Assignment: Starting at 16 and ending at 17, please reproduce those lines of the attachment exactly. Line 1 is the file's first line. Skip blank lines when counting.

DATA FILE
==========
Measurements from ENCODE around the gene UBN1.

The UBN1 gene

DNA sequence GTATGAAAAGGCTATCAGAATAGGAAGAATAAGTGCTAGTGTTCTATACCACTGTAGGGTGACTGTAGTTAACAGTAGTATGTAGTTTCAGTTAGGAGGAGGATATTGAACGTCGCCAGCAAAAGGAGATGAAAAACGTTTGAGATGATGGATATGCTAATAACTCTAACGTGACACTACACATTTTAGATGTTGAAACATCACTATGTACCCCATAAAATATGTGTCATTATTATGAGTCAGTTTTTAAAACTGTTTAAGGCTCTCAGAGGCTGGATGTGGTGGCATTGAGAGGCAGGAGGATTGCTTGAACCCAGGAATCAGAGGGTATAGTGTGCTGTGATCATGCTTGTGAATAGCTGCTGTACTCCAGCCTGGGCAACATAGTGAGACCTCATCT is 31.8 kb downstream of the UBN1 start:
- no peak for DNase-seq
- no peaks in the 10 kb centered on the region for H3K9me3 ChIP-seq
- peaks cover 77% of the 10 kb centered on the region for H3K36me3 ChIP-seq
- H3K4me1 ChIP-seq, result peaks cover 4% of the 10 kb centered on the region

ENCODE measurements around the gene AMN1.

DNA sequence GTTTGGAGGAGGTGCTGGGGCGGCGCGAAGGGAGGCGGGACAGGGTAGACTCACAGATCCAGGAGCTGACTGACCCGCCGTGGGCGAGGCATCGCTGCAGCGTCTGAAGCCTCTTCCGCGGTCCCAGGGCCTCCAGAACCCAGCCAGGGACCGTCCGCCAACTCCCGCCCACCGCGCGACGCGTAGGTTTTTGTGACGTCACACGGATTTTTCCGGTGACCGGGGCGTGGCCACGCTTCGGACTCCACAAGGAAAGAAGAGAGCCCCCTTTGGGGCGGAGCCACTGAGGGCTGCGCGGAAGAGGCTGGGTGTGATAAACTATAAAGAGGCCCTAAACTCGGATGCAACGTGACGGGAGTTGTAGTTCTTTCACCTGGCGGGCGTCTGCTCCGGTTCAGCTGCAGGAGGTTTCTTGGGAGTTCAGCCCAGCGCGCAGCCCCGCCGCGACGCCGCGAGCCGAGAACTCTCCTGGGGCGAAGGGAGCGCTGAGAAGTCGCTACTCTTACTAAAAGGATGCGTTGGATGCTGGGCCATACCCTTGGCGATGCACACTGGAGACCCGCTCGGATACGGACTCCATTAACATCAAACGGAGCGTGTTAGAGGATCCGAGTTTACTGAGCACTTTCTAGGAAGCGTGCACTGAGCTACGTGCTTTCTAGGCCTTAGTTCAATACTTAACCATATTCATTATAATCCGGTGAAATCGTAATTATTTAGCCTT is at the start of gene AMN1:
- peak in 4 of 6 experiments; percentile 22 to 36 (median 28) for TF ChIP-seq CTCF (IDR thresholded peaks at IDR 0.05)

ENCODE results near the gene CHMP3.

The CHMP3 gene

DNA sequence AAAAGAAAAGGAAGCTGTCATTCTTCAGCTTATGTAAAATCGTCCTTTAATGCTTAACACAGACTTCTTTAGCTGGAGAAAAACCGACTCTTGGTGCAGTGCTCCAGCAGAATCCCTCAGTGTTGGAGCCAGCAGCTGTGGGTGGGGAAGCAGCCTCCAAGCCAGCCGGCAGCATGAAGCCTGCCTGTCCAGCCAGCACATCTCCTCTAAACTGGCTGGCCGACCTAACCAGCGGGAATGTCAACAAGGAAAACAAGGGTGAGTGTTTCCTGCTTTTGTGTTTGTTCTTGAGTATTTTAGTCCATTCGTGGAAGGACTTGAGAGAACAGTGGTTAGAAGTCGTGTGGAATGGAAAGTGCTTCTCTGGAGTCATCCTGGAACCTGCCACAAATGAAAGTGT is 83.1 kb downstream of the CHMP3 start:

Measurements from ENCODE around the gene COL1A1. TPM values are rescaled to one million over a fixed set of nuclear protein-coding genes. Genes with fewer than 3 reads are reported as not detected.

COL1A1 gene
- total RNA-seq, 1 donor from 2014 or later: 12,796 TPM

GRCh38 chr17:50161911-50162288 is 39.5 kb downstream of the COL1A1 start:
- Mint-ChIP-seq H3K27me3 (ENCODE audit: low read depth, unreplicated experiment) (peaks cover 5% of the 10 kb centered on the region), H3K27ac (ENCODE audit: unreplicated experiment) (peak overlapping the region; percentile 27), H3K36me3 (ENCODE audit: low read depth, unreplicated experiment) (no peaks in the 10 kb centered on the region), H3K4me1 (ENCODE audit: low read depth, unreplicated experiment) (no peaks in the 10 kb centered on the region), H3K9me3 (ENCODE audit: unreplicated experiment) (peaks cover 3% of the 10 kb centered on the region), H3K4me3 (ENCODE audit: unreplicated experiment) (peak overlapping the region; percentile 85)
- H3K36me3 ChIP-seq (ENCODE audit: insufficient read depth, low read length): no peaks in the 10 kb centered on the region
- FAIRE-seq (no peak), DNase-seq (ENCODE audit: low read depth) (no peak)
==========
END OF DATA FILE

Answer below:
- total RNA-seq, 1 donor from 2014 or later: 12,796 TPM

GRCh38 chr17:50161911-50162288 is 39.5 kb downstream of the COL1A1 start: